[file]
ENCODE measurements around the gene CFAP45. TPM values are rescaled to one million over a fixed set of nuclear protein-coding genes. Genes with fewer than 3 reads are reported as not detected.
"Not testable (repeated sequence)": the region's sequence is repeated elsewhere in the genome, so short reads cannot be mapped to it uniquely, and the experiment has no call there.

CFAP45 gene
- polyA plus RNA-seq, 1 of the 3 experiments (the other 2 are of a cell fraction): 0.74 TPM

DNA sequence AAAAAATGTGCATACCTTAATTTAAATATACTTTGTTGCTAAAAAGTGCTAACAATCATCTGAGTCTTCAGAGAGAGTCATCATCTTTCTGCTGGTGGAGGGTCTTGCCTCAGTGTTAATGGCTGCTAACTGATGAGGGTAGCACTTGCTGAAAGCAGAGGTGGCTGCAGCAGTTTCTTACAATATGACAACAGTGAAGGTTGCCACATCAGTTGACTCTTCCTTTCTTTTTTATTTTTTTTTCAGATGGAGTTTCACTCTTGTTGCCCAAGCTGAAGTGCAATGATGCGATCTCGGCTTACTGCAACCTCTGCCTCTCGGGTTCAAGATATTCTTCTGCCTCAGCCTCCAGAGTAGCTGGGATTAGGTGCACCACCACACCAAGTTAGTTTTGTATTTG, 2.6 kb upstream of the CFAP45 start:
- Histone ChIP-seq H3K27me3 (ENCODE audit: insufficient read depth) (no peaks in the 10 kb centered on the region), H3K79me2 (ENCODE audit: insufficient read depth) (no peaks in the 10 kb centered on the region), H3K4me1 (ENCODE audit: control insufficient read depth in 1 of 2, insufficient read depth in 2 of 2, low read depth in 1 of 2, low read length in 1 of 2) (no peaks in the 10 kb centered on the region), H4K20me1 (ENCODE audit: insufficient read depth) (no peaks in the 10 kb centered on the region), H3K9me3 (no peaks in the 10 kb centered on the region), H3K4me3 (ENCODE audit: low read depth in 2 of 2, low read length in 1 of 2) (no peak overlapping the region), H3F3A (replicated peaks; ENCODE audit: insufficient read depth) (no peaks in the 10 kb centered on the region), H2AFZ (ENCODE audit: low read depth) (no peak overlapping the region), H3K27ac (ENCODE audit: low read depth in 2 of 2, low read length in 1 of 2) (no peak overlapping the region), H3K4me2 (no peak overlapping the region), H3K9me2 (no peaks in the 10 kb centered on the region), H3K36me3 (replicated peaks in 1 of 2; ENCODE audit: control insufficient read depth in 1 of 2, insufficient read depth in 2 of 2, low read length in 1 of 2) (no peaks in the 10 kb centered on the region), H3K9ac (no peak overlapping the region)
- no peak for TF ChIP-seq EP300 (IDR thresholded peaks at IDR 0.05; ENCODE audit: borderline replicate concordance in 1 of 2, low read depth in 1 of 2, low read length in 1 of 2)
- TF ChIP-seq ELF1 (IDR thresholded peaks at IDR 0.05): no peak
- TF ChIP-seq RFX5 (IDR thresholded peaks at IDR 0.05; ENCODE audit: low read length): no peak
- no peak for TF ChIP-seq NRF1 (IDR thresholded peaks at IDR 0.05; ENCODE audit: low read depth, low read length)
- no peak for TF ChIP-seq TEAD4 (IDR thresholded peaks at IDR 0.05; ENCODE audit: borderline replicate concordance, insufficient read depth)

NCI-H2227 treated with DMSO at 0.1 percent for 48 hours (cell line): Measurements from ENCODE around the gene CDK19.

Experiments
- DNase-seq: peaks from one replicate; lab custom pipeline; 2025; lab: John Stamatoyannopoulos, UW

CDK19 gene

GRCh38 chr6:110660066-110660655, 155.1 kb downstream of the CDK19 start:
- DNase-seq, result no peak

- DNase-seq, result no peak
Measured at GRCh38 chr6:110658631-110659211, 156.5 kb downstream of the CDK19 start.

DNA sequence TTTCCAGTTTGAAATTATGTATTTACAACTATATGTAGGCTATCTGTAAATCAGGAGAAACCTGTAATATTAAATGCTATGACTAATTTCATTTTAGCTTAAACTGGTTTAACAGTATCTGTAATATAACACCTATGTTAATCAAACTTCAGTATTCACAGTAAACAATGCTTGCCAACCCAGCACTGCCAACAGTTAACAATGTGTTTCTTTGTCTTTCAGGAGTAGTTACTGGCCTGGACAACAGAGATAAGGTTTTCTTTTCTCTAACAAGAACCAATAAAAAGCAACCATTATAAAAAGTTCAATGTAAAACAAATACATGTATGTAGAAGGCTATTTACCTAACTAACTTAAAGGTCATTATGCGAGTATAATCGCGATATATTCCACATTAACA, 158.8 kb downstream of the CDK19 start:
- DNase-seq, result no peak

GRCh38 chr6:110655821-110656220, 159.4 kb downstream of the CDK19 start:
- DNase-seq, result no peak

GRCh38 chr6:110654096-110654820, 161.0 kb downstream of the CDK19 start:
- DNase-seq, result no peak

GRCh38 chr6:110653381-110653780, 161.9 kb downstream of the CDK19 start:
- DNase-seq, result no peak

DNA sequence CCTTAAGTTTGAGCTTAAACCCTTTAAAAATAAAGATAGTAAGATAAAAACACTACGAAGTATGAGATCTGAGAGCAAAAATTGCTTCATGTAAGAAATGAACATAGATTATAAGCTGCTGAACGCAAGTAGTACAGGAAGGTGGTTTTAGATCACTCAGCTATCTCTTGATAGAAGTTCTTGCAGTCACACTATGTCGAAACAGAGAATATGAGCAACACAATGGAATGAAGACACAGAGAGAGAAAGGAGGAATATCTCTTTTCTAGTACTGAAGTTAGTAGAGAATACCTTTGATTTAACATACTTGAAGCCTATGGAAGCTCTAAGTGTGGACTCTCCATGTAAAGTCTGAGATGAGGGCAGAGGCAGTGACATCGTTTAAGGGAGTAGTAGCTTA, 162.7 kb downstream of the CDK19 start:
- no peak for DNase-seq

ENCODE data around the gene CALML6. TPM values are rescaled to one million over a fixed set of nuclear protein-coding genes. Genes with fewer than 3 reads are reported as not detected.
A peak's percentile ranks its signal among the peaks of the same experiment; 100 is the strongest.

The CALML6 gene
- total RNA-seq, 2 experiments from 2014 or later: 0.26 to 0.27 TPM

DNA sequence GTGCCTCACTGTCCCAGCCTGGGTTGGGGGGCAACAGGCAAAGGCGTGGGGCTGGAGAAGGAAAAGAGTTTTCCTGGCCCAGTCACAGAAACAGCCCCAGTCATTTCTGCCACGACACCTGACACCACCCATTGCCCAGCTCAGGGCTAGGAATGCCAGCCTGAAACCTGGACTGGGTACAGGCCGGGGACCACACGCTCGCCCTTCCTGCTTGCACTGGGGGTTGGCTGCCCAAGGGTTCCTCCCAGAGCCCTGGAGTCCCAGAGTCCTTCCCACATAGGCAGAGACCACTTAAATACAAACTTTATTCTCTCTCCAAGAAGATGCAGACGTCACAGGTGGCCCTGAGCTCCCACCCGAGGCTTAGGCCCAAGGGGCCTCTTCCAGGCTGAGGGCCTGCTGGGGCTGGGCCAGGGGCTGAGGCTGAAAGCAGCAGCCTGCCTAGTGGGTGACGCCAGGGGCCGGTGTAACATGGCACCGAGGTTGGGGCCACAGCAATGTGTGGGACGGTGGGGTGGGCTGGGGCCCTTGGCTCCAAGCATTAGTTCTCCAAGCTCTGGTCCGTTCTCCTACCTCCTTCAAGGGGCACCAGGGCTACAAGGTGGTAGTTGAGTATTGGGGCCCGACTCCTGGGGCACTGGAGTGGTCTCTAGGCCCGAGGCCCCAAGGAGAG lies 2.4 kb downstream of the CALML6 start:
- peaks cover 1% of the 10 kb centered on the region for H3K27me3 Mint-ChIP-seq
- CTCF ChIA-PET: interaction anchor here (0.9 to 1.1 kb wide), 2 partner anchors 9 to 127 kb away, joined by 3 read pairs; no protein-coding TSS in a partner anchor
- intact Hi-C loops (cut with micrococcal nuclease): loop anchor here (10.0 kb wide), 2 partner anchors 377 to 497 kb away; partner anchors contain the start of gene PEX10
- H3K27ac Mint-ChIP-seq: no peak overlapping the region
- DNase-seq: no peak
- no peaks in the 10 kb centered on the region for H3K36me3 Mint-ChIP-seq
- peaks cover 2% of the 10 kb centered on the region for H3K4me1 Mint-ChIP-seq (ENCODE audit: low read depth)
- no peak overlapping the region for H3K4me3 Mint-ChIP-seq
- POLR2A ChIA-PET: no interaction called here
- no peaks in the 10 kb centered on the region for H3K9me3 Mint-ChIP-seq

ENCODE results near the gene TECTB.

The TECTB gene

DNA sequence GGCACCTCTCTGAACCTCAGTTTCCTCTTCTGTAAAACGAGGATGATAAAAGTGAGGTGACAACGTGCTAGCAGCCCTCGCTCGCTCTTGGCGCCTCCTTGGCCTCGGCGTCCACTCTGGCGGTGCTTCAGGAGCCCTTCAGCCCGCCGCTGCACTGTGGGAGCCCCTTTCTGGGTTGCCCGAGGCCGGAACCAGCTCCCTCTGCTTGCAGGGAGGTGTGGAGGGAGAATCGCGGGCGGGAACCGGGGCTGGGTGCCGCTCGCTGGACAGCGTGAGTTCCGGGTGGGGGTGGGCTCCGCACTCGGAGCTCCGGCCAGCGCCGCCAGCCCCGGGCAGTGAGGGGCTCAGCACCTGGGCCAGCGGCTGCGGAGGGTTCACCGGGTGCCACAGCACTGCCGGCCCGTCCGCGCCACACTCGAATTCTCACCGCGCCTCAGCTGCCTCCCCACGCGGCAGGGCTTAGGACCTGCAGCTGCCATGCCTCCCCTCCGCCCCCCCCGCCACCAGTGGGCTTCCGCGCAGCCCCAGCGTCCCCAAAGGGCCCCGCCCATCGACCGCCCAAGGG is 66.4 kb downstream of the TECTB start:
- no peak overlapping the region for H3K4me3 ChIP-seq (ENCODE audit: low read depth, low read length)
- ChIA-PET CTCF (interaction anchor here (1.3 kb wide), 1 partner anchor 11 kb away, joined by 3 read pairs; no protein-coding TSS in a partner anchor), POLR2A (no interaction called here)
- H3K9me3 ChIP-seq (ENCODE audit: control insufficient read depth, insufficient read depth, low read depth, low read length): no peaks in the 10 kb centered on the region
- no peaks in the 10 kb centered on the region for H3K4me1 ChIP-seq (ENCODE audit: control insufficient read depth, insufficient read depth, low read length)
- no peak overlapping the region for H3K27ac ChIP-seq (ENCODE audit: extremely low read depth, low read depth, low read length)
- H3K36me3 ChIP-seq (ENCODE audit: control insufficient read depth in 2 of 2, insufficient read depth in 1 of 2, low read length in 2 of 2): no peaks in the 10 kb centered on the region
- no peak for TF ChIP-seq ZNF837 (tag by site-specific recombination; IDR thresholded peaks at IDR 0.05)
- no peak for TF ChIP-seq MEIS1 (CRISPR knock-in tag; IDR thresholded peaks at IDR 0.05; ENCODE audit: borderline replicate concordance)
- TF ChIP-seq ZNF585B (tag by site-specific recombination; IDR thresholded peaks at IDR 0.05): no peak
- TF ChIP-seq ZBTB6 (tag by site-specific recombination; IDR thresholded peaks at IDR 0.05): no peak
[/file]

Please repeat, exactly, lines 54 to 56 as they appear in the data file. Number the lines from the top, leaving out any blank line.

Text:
- no peak for TF ChIP-seq ZNF837 (tag by site-specific recombination; IDR thresholded peaks at IDR 0.05)
- no peak for TF ChIP-seq MEIS1 (CRISPR knock-in tag; IDR thresholded peaks at IDR 0.05; ENCODE audit: borderline replicate concordance)
- TF ChIP-seq ZNF585B (tag by site-specific recombination; IDR thresholded peaks at IDR 0.05): no peak